CPF Current Allocations : 

CPF Current Allocations Project Development Grants ($3 million) Pre-feasibility Grant ($5,000 + Pre-feasibility study template) Feasibility Grant ($25,000) Strategic Opportunity Grant ($25,000) Project Development Grant ($50,000 - $300,000)

First Round of Applications : 

First Round of Applications 2 Large Wind Grants Windy Hills Caledon Chippewas of Georgina Island First Nation and Windfall Ecology Centre 5 Strategic Opportunity Grants (Wind) Walpole Island First Nation M’Chigeeng First Nation Wikwemikong First Nation Positive Power Hamilton Co-op Blue Water Agriwind Co-op 8 Feasiblity Grants Campbellford Seymour Community Foundation Barrie Wind Catchers LIFE Next Generation Co-op Norfolk Federation of Agriculture/FEO TREC North Windshare Windward Co-operative Homes

The RESOP and Advanced Renewable Tariffs : 

The RESOP and Advanced Renewable Tariffs

The First in North America : 

27 The First in North America Feed Laws Feed-In Tariffs Advance Renewable Tariffs (ARTs) Renewable Energy Standard Offer Program (RESOP) www.onlinepact.org Austria Brazil China Cyprus Denmark Estonia France Germany Greece India Ireland Israel Ontario PEI South Korea Spain Switzerland Turkey Washington Etc. Feed-In Tariffs – Accelerating the Deployment of Renewable Energy by Miguel Mendonça

OSEA’s Campaign for ARTs : 

28 OSEA’s Campaign for ARTs 2004 - OSEA launches ARTs campaign Fall 2004 Liberal Party endorses ARTs Winter 2004 – Ministry of Energy contracts OSEA for ARTs Policy study Fall 2005 – Ministry of Energy issues Directive to OPA to develop recommendations for a program March 2006 - Premier announces the RESOP November 2006 – OPA issues RESOP rules

OSEA’s Campaign Evolves : 

29 OSEA’s Campaign Evolves November 2007 – issues Renewables Without Limits discussion paper May 13 2008 – OPA proposes RESOP changes June 2 2008 – OSEA and partners launch Green Energy Act (GEA) Campaign September 18 2008 – Premier announces Green Energy Act & Minister of Energy and Infrastructure directs OPA regarding conservation, renewables and First Nations consultation November 2008 OSEA releases RESOP recommendations

Slide 30: 

30 10 MW Project Cap Open to all Players 20 Year Contracts Standardized Prices 11 ¢/kWh Base Price (wind, hydro, bio-gas) 42 ¢/kWh Solar PV Biogas and Small Hydro + 3.5 ¢ for Dispatchability Characteristics of the RESOP

“Value to Ratepayers” vs Cost + ROI : 

“Value to Ratepayers” vs Cost + ROI Criterion subject to internal interpretation Not part of OPA’s Mandate Not part of OSEA’s proposal Neither Spain, France or Germany use “value to ratepayers” in determining tariffs 31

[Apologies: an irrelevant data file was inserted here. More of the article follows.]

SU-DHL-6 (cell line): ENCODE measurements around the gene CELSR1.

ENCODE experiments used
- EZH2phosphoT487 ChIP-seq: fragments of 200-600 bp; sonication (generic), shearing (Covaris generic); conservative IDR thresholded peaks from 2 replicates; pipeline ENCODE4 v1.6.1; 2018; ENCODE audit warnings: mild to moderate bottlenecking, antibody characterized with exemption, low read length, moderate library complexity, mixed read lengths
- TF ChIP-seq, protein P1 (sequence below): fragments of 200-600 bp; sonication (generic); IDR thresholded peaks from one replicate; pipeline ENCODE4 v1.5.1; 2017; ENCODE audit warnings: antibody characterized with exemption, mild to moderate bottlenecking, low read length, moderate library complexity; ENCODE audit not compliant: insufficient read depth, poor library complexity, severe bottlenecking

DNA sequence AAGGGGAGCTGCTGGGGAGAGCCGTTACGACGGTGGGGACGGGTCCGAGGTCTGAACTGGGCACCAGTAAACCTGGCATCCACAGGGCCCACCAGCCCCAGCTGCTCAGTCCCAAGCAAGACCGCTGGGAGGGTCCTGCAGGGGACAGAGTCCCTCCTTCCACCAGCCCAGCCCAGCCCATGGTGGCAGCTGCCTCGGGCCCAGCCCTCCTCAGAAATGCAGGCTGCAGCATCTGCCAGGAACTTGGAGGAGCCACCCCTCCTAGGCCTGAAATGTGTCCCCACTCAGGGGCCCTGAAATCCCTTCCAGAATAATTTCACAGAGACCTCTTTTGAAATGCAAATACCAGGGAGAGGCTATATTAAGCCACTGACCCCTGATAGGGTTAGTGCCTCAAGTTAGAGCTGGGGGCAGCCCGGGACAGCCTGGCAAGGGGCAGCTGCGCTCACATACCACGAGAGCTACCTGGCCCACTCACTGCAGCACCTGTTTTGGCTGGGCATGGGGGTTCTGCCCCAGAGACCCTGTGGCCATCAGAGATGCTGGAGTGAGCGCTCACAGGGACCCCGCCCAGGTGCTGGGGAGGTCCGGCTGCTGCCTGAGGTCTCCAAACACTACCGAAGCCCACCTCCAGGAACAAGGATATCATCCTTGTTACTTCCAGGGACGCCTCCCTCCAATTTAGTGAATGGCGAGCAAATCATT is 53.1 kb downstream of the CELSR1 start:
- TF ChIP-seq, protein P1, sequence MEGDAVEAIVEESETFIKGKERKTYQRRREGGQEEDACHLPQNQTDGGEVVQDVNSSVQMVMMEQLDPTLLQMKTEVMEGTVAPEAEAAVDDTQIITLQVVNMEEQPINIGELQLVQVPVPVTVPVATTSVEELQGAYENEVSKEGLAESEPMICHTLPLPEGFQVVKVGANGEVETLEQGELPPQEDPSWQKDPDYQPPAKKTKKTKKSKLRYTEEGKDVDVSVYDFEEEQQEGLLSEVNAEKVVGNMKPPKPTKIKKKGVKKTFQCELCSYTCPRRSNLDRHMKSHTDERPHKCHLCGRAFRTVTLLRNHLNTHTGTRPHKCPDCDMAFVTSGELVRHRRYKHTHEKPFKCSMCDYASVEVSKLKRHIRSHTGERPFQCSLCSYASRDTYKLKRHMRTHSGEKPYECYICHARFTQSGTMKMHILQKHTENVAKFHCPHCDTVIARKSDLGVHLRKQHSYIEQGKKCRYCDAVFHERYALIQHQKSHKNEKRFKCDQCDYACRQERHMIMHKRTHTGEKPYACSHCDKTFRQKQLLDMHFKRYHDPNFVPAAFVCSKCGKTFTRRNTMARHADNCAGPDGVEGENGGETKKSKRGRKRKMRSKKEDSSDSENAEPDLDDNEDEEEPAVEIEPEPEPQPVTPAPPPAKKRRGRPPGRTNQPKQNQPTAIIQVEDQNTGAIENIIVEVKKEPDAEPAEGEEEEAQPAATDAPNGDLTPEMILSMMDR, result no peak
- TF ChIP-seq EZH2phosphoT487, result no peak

Slide 32: 

32 Improved pricing based on cost and differentiated by scale, resource intensity and application Grant renewable energy priority access to the grid Grant renewable energy priority of purchase Grant Community Power proponents priority access to the grid where capacity is limited Grant priority access to expanded grid capacity with assured cost recovery for grid companies Provide full inflation protection Lift the program size cap Implement an anti-gaming provision for projects connected to the distribution system RESOP Evolution

Slide 33: 

33 RESOP Pricing and Technology

Slide 34: 

34 RESOP Pricing and Technology Continued

Why Advanced Renewable Tariffs? : 

35 Why Advanced Renewable Tariffs? Community power proponents aren’t precluded Broad-based participation Simplified administrative process More players, stronger local economies, more manufacturing, more jobs, more renewable energy generation A proven policy mechanism Provides stable investment and manufacturing environment

What’s Next? : 

What’s Next? The Green Energy Act!

Best Practice : 

37 Best Practice Germany’s Erneuerbare-Energien-Gesetz (EEG), or Renewable Energy Sources Act 2000 Enshrined Feed-in Tariffs in law World-leading industry in 15 years 32,000 MW of installed renewable energy Latest figure ~ 215,000 people employed in German renewable energy industry For more information on the EEG: www.bmu.de

Building on Best Pracitices : 

38 Building on Best Pracitices Building on EEG in addition to OSEA’s evolved RESOP the Green Energy Act will also emphasize: Conservation Role of Energy Utilities Accessibility Modernization - smart grid technologies Expanded Community and First Nations’ Participation

Slide 39: 

39 Make Ontario a world leader: jobs, energy policy, renewables and conservation Prioritize conservation, RE and CHP over all other new electricity generation Enable all Ontarians to become conservers and generators while making a profit Grant priority procurement and obligatory grid access via Advanced Renewable Tariffs for RE and CHP projects Ensure a continuous improvement approach to conservation programs - minimum 2.5% annual (compounding) reduction in energy resource needs from CDM between 2011 – 2027 period Core Goals

Slide 40: 

40 Environmental Defense David Suzuki Foundation Ontario Federation of Agriculture First Nations Energy Alliance The Ivey Foundation Pembina Institute Ontario Sustainable Energy Association Community Power Fund Green Energy Act Coalition

Draft Issues : 

Draft Issues Community Power Renewable Energy Procurement Grid Evolution Conservation Environmental Protection Planning, Permitting, and Environmental Assessments Jobs and Training Administration and Governance of the Energy Sector Other Act Amendments 41

Stakeholders : 

42 Stakeholders First Nations Farmers Unions ENGOs Industry Associations Muncipalities Utilities Lenders and other financiers Etc.

Slide 43: 

43 Thank You! Roberto Garcia Member Services Manager 1-866-573-OSEA (6732) x228 [email protected]